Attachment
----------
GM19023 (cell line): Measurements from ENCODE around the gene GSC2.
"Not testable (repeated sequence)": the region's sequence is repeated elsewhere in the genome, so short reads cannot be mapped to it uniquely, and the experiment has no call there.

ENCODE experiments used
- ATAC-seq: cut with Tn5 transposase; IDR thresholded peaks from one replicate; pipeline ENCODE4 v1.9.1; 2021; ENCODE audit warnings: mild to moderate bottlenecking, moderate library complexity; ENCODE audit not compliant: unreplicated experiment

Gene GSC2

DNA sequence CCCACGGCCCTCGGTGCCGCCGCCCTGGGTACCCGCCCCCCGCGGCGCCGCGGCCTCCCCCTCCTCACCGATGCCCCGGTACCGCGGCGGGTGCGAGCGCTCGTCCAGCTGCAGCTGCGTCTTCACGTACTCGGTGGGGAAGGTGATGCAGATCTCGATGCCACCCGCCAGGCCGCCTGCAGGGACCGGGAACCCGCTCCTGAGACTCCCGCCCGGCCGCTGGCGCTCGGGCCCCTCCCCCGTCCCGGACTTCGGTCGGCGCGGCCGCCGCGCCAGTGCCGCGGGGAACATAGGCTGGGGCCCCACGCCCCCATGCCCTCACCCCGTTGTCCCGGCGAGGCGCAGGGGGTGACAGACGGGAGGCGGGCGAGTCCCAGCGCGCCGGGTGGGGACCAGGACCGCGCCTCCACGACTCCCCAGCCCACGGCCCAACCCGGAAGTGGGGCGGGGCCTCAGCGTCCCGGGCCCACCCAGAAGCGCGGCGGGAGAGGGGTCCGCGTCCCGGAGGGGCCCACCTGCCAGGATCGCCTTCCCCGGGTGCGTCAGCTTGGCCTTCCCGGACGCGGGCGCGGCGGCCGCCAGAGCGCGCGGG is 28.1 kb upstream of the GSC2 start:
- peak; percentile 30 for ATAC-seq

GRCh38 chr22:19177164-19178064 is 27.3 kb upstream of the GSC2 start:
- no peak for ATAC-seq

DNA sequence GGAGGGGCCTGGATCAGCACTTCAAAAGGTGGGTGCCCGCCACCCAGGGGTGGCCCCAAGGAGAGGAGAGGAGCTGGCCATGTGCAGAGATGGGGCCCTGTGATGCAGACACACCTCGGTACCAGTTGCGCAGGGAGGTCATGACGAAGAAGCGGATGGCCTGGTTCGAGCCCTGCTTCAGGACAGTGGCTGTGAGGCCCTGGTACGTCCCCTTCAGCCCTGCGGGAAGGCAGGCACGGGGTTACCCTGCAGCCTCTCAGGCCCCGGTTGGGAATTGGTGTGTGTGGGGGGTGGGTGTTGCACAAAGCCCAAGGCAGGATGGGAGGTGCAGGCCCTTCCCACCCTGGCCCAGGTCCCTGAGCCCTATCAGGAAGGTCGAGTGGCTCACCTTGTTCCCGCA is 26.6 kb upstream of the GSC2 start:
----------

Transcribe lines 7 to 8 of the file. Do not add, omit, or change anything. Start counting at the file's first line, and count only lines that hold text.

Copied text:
- peak; percentile 30 for ATAC-seq

GRCh38 chr22:19177164-19178064 is 27.3 kb upstream of the GSC2 start: